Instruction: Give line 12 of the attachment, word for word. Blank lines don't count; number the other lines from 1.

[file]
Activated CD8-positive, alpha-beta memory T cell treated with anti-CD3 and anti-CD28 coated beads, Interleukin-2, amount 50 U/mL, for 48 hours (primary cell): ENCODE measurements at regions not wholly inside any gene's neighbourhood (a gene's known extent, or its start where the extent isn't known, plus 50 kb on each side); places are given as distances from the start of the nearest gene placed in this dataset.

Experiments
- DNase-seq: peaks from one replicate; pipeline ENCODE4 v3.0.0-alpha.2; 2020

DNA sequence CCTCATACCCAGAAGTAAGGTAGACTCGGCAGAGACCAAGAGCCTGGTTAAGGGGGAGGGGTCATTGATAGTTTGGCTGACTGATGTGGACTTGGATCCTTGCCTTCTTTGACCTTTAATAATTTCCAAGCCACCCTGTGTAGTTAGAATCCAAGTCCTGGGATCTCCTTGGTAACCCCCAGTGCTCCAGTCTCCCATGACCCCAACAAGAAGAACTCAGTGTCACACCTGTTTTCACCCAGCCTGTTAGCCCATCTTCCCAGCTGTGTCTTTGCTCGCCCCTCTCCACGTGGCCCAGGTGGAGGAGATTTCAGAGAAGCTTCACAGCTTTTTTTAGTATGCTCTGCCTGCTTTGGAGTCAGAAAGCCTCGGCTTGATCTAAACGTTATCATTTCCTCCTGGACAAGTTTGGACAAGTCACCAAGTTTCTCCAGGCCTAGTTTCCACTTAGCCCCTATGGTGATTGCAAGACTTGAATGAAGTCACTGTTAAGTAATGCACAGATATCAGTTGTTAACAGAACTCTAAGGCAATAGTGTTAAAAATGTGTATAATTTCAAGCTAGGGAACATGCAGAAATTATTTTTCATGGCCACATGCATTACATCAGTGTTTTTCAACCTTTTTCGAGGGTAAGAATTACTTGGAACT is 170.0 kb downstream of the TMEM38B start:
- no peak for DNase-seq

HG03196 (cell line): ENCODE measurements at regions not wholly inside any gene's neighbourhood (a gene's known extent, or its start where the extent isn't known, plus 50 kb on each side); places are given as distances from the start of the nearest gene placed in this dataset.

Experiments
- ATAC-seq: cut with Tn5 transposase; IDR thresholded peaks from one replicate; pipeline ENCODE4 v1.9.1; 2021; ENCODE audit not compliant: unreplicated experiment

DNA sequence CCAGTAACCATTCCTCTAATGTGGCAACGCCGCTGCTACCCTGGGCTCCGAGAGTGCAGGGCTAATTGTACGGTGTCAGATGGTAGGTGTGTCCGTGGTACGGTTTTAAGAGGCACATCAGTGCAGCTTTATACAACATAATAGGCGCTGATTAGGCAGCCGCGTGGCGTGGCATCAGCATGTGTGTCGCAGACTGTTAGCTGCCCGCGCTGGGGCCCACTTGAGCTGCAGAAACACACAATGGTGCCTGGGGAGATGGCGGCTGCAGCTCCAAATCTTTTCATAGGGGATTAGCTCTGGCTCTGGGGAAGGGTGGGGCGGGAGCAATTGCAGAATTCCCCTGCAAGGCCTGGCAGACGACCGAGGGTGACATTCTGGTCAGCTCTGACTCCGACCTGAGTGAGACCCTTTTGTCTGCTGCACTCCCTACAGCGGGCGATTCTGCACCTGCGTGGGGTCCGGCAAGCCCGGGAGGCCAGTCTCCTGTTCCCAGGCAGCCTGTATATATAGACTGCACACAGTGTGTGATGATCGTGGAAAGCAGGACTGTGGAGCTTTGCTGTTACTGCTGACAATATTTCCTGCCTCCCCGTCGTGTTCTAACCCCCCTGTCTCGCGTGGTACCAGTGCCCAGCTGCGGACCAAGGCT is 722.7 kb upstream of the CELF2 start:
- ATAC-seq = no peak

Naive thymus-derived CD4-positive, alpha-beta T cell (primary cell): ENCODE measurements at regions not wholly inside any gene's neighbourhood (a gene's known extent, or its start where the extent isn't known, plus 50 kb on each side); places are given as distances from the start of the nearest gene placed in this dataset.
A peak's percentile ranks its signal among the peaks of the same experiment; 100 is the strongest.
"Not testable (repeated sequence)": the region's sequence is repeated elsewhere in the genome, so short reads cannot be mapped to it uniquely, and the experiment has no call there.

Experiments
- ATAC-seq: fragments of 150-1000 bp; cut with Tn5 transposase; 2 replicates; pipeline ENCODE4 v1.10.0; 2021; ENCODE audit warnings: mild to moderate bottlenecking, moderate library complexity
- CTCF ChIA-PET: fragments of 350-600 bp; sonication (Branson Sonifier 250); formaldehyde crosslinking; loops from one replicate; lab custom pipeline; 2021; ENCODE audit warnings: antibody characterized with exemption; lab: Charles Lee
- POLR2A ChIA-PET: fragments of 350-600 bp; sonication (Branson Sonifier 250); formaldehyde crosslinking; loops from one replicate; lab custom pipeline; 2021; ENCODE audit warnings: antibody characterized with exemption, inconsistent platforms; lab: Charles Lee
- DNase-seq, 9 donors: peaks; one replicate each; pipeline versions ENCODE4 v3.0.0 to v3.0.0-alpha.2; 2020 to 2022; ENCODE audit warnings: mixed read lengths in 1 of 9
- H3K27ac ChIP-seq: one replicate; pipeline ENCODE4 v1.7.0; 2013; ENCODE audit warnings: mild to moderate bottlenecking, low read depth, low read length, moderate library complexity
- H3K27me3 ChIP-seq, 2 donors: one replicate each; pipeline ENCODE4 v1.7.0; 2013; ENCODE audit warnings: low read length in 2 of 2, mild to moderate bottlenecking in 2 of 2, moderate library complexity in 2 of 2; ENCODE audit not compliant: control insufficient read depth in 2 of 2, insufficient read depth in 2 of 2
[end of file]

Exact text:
A peak's percentile ranks its signal among the peaks of the same experiment; 100 is the strongest.